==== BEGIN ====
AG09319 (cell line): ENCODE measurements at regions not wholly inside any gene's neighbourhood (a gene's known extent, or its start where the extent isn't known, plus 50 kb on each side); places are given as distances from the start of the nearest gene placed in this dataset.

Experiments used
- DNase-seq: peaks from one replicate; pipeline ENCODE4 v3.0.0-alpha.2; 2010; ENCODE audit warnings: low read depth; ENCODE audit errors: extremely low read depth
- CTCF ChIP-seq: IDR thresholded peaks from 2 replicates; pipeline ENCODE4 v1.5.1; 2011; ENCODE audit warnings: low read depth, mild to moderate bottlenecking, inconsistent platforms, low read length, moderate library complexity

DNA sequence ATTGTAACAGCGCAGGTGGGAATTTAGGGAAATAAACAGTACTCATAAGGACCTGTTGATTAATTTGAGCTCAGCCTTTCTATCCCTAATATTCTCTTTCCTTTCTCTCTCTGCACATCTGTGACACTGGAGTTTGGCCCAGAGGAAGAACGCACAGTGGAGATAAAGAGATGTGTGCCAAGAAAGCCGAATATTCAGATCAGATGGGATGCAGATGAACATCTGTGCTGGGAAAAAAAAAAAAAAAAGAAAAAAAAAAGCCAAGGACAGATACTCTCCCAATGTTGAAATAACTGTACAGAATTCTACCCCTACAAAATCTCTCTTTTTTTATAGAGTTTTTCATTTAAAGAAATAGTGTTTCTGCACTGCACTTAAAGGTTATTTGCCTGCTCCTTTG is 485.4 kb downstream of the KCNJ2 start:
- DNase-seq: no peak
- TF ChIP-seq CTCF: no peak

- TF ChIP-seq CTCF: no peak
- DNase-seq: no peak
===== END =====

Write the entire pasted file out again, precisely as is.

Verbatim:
AG09319 (cell line): ENCODE measurements at regions not wholly inside any gene's neighbourhood (a gene's known extent, or its start where the extent isn't known, plus 50 kb on each side); places are given as distances from the start of the nearest gene placed in this dataset.

Experiments used
- DNase-seq: peaks from one replicate; pipeline ENCODE4 v3.0.0-alpha.2; 2010; ENCODE audit warnings: low read depth; ENCODE audit errors: extremely low read depth
- CTCF ChIP-seq: IDR thresholded peaks from 2 replicates; pipeline ENCODE4 v1.5.1; 2011; ENCODE audit warnings: low read depth, mild to moderate bottlenecking, inconsistent platforms, low read length, moderate library complexity

DNA sequence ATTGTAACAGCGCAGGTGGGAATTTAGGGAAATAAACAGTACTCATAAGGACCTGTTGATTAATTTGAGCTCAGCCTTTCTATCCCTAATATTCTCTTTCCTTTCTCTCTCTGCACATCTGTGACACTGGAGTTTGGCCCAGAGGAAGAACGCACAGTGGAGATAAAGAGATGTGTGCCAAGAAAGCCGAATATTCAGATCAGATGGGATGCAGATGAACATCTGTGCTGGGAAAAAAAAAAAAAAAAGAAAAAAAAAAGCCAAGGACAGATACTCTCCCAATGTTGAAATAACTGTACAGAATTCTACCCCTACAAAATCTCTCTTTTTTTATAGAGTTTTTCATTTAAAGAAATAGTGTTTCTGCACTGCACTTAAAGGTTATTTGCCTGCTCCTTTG is 485.4 kb downstream of the KCNJ2 start:
- DNase-seq: no peak
- TF ChIP-seq CTCF: no peak

- TF ChIP-seq CTCF: no peak
- DNase-seq: no peak